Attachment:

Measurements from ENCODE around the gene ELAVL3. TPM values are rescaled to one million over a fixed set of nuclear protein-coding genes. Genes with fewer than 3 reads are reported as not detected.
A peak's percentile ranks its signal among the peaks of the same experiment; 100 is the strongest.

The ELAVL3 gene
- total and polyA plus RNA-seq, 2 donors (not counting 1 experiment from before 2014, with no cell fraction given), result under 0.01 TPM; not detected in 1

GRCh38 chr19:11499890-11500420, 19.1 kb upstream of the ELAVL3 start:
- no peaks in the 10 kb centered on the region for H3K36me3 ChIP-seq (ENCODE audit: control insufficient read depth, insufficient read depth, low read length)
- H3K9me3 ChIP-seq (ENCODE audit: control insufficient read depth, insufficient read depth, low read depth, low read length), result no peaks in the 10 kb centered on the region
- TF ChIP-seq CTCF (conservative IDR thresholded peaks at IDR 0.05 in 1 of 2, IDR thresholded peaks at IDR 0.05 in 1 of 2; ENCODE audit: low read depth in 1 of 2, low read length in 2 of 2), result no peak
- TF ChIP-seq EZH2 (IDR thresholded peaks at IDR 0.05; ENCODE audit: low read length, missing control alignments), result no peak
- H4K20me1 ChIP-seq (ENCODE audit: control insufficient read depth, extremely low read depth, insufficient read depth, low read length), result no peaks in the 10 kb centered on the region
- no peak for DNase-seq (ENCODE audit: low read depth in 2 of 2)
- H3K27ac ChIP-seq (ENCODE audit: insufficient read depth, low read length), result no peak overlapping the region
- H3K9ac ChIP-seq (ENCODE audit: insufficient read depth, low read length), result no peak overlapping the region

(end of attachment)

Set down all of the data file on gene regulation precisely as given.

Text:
Measurements from ENCODE around the gene ELAVL3. TPM values are rescaled to one million over a fixed set of nuclear protein-coding genes. Genes with fewer than 3 reads are reported as not detected.
A peak's percentile ranks its signal among the peaks of the same experiment; 100 is the strongest.

The ELAVL3 gene
- total and polyA plus RNA-seq, 2 donors (not counting 1 experiment from before 2014, with no cell fraction given), result under 0.01 TPM; not detected in 1

GRCh38 chr19:11499890-11500420, 19.1 kb upstream of the ELAVL3 start:
- no peaks in the 10 kb centered on the region for H3K36me3 ChIP-seq (ENCODE audit: control insufficient read depth, insufficient read depth, low read length)
- H3K9me3 ChIP-seq (ENCODE audit: control insufficient read depth, insufficient read depth, low read depth, low read length), result no peaks in the 10 kb centered on the region
- TF ChIP-seq CTCF (conservative IDR thresholded peaks at IDR 0.05 in 1 of 2, IDR thresholded peaks at IDR 0.05 in 1 of 2; ENCODE audit: low read depth in 1 of 2, low read length in 2 of 2), result no peak
- TF ChIP-seq EZH2 (IDR thresholded peaks at IDR 0.05; ENCODE audit: low read length, missing control alignments), result no peak
- H4K20me1 ChIP-seq (ENCODE audit: control insufficient read depth, extremely low read depth, insufficient read depth, low read length), result no peaks in the 10 kb centered on the region
- no peak for DNase-seq (ENCODE audit: low read depth in 2 of 2)
- H3K27ac ChIP-seq (ENCODE audit: insufficient read depth, low read length), result no peak overlapping the region
- H3K9ac ChIP-seq (ENCODE audit: insufficient read depth, low read length), result no peak overlapping the region